I have a project that rsync’s data from an RPM repository for a local version of this repo. The issue I was faced with was the remote mirror would sometimes stop the rsync due to overloaded network or other unforeseen issues. I wanted to use rsyncs hashing algorithm to have it start right where it left off so I wrote a function to do this. If 900 seconds was hit it usually meant there was an issue with the transfer. I also want to state here that I observed the rsync stop serving issue on many mirrors so it was not just an issue with the TCP network. I use this in production and it logs each iteration or restart. The function below will also kill the current rsync so multiple copies are not running at the same time. I also only wanted to perform 5 iterations of rsync so I use a while loop here.

Here are the individual rsync commands in the INI configuration.

Here is how I call the execute_jobs_timeout() function:

The function:

Log Snippet showing each command executing:

Python Generator Find Files With Wildcard

This is a neat way to generate file names in a directory that match a specific pattern, I use this to generate a list of files exported out of hive to load into S3.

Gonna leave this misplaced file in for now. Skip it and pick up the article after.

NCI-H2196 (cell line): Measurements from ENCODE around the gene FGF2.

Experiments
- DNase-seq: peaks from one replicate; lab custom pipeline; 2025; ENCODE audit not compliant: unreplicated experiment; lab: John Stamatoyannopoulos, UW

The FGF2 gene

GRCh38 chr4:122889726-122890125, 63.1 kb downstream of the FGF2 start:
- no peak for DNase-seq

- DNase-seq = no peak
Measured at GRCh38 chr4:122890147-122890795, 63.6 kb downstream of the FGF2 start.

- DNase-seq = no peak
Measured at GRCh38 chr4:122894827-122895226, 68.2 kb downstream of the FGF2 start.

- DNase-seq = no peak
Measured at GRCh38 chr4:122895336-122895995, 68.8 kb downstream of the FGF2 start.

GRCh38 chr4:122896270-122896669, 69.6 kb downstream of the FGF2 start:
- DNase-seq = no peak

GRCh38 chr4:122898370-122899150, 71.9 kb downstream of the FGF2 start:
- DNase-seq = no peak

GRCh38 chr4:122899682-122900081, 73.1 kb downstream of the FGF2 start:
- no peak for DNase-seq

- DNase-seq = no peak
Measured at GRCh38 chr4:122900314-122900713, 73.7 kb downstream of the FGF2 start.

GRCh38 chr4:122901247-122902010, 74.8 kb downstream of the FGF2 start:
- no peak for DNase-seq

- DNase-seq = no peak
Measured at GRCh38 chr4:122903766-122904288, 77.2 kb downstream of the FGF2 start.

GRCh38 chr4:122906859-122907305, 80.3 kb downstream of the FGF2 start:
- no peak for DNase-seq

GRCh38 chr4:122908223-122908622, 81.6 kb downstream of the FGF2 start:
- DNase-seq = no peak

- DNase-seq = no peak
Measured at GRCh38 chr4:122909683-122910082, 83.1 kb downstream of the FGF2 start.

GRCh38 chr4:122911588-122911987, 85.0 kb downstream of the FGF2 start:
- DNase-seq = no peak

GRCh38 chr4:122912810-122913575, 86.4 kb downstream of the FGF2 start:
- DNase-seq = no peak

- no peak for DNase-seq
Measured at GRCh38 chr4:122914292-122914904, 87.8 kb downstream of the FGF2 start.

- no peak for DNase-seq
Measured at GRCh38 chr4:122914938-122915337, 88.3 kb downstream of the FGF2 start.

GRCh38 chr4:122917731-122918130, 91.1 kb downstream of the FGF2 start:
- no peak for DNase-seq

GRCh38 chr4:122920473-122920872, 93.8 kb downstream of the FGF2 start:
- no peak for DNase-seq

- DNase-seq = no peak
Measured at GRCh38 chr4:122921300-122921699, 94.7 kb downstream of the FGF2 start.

Python3 Subprocess and Rsync Deadlock Strace Timeout

I recently came across a tough to debug issue where I was calling a shell script from python using the subprocess module, this shell script called rsync, no matter what I would always run into a timeout situation. I fired up strace and noticed that the process was in a timeout state.

select(4, NULL, [3], [3], {60, 0}) = 0 (Timeout)

I looked at the subprocess documentation and apparently using pipes will fill the system pipe buffer.

Warning

This will deadlock when using stdout=PIPE and/or stderr=PIPE and the child process generates enough output to a pipe such that it blocks waiting for the OS pipe buffer to accept more data. Use communicate() to avoid that.